Big Upset Wonderful Parting Gift For UCSD

    With an unprecedented 9-8 victory over the University of Southern California in the NCAA men’s water polo semifinals, the Tritons advanced to the championship game at Pepperdine University last month, only to be devastated by seven-time champions UCLA in an 11-2 loss.

    David Pilz
    Guardian

    Despite suffering such a great defeat in the finals, the Tritons can be proud of their underdog overthrow of second-seed USC in the semifinals.

    Despite being seeded ninth in the nation coming into the tournament, the Tritons defied history to make not only their first appearance in the final game, but the first appearance by any Western Water Polo Association school.

    Also, they defeated USC for the first time in 32 meetings between the two schools. In doing so, they became the 10th team to join an elite group of schools that have competed in the NCAA title game, entering a group of perennial elites that includes UCLA, Stanford, UC Berkeley and Pepperdine.

    The game against USC on Dec. 2 proved to be a nail-biter to the end. While the Tritons pulled ahead in the first quarter to lead 2-1 going into the second, USC responded to the Tritons’ third goal with two of their own as the second quarter came to a close, leaving the game tied 3-3 at halftime.

    UCSD and USC traded goals throughout the third quarter. While USC briefly took the lead 6-5 with 2:09 left in the third on Ivan Babic’s third goal, the Tritons quickly battled back. By the end of the third quarter, the Tritons had tied the game with a goal by Justin Wylie, then taken the lead with a four-meter penalty shot by Jason Boettner.

    However, USC refused to go down without a fight, and the fourth quarter continued the back-and-forth drama that characterized the match’s first three quarters.

    USC tied the game 7-7 with a goal early in the fourth, but UCSD took a decisive 9-7 lead with a goal by Brent Allan with about three minutes left to play. Seconds later though, USC’s Steven O’Rourke lobbed a shot into the goal to bring USC within one.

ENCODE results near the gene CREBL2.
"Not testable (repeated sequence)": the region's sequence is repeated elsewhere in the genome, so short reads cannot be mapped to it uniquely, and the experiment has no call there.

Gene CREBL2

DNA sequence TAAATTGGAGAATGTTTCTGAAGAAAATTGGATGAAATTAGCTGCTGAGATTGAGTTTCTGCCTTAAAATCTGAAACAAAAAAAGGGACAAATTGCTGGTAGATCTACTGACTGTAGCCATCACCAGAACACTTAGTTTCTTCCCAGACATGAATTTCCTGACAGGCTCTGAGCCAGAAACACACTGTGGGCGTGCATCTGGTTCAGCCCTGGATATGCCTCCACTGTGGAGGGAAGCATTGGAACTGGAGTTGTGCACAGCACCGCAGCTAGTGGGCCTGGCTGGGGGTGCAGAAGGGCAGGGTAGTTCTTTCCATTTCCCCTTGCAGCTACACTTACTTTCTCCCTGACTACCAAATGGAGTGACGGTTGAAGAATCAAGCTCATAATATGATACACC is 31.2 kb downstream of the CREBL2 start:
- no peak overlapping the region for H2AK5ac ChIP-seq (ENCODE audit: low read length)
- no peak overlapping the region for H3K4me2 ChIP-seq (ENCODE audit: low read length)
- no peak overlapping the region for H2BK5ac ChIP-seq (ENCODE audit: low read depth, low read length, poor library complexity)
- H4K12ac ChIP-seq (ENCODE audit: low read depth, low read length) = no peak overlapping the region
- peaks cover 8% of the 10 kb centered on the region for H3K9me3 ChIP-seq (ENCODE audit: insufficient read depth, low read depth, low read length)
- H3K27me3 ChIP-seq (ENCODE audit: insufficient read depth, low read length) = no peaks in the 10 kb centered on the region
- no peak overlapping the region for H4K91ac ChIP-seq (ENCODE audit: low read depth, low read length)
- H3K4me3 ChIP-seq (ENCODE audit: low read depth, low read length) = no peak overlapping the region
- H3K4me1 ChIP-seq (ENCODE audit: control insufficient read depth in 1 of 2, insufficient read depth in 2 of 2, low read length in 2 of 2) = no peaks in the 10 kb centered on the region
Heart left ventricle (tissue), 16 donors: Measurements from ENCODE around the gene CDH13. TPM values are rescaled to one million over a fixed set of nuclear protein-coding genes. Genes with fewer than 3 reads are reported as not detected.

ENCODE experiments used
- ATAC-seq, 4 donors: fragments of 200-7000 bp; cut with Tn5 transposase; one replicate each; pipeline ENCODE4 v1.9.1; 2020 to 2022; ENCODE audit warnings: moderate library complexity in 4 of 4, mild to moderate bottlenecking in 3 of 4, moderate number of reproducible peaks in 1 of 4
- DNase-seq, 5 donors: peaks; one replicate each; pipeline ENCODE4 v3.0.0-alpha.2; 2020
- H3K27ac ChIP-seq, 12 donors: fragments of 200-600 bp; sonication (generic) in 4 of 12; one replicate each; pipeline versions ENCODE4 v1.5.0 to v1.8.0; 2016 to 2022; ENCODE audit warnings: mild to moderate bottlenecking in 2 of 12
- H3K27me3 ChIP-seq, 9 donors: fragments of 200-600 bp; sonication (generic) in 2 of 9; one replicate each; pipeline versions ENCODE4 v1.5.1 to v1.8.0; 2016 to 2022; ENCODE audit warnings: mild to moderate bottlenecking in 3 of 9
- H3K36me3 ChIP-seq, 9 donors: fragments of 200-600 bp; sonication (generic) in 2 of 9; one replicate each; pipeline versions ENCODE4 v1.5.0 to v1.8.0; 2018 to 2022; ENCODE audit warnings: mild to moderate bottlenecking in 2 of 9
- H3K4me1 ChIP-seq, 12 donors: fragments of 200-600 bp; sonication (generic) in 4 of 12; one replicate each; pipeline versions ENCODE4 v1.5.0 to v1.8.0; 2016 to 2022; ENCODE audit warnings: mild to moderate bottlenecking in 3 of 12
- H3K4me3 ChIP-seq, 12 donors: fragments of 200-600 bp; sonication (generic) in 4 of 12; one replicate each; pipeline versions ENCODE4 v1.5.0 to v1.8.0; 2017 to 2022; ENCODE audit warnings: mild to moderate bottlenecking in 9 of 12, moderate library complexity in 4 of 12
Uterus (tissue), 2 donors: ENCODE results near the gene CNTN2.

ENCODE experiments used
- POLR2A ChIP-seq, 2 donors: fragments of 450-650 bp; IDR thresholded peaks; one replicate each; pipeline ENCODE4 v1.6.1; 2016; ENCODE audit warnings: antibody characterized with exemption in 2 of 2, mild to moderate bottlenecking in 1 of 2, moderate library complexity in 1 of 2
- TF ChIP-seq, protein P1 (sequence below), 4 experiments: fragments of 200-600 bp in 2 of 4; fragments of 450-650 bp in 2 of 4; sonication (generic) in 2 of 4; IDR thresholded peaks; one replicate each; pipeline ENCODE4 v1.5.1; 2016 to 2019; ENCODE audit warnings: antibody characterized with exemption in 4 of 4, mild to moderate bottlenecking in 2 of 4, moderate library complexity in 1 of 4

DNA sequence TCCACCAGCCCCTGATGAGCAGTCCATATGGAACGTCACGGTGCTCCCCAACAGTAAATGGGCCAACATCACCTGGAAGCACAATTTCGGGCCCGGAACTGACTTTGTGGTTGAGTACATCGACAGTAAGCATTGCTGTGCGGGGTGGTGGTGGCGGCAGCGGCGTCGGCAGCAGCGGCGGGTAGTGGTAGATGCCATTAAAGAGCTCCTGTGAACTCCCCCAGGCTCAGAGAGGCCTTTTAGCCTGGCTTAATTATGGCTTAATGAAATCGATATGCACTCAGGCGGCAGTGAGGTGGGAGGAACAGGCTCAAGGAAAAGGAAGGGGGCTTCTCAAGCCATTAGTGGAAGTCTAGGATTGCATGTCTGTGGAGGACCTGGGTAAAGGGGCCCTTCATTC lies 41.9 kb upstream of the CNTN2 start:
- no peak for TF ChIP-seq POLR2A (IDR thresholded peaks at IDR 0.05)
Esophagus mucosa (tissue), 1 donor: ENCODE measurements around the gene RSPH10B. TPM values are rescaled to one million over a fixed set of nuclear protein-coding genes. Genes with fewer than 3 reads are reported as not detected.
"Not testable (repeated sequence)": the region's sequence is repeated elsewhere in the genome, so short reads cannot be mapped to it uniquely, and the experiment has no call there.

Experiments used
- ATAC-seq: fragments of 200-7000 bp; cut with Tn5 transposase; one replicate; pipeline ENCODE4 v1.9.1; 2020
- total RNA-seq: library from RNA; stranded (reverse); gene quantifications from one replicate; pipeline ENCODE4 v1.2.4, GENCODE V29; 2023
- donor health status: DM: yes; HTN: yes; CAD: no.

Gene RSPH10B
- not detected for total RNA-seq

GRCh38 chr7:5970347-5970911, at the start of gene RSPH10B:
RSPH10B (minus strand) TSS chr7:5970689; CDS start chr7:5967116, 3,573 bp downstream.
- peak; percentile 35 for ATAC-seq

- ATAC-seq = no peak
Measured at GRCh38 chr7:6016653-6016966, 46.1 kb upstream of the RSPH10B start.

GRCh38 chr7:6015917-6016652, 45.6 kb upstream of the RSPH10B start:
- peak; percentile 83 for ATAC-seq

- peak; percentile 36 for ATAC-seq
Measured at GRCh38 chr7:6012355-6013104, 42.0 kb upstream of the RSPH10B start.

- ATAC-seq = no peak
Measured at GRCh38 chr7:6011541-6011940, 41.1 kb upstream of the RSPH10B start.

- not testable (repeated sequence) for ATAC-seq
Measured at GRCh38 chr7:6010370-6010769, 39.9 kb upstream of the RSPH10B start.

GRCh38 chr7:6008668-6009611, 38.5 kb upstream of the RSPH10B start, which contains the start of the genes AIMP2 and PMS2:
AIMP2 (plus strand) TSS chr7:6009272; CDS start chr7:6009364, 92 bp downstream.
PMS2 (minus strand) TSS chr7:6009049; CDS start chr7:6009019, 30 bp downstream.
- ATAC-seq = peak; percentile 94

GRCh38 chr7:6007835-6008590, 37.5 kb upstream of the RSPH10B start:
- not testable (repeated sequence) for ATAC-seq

The Tritons managed to hold onto the lead through the end of the game, with a breathtaking save by goalie Glenn Busch and by regaining possession of the ball with 11 seconds left, allowing them to run down the clock and capture a berth in the final game.

    The most notable performance in the USC game, which Triton coach Denny Harper described as “”David slaying Goliath,”” was that of Boettner, who led the team with a total of five goals. Four other Triton players, Allan, Vladimir Djapic, Kellan Hori and Wylie, contributed a goal each, while Triton goalkeeper Busch matched the seven saves of both USC goalies.

    However, 18-7 UCLA proved to be an insurmountable obstacle to an NCAA title for the Tritons the next day. The top seeded Bruins dominated in both offense and defense, scoring 11 goals and holding the Tritons to two.

    While the Tritons had marked their first win ever against USC the day before, UCLA proved to continue its streak against the Tritons, who have never defeated the Bruins in the water. While at the end of the first quarter UCLA’s 3-1 lead seemed surpassable, by the end of the third, an unchecked run of seven UCLA goals took the Bruins to a decisive lead, and UCSD’s fourth quarter goal only served to stop play in what proved to be a quarter of formality as UCLA ran down the clock on its way to the national title.

    Despite being scoreless in the finals however, Boettner was awarded a spot on the All-Tournament first team, the only Triton among six other UCLA and USC players. Djapic, Wylie and Jonathan Samuels were awarded spots on second team as the Tritons finished a phenomenal first season.

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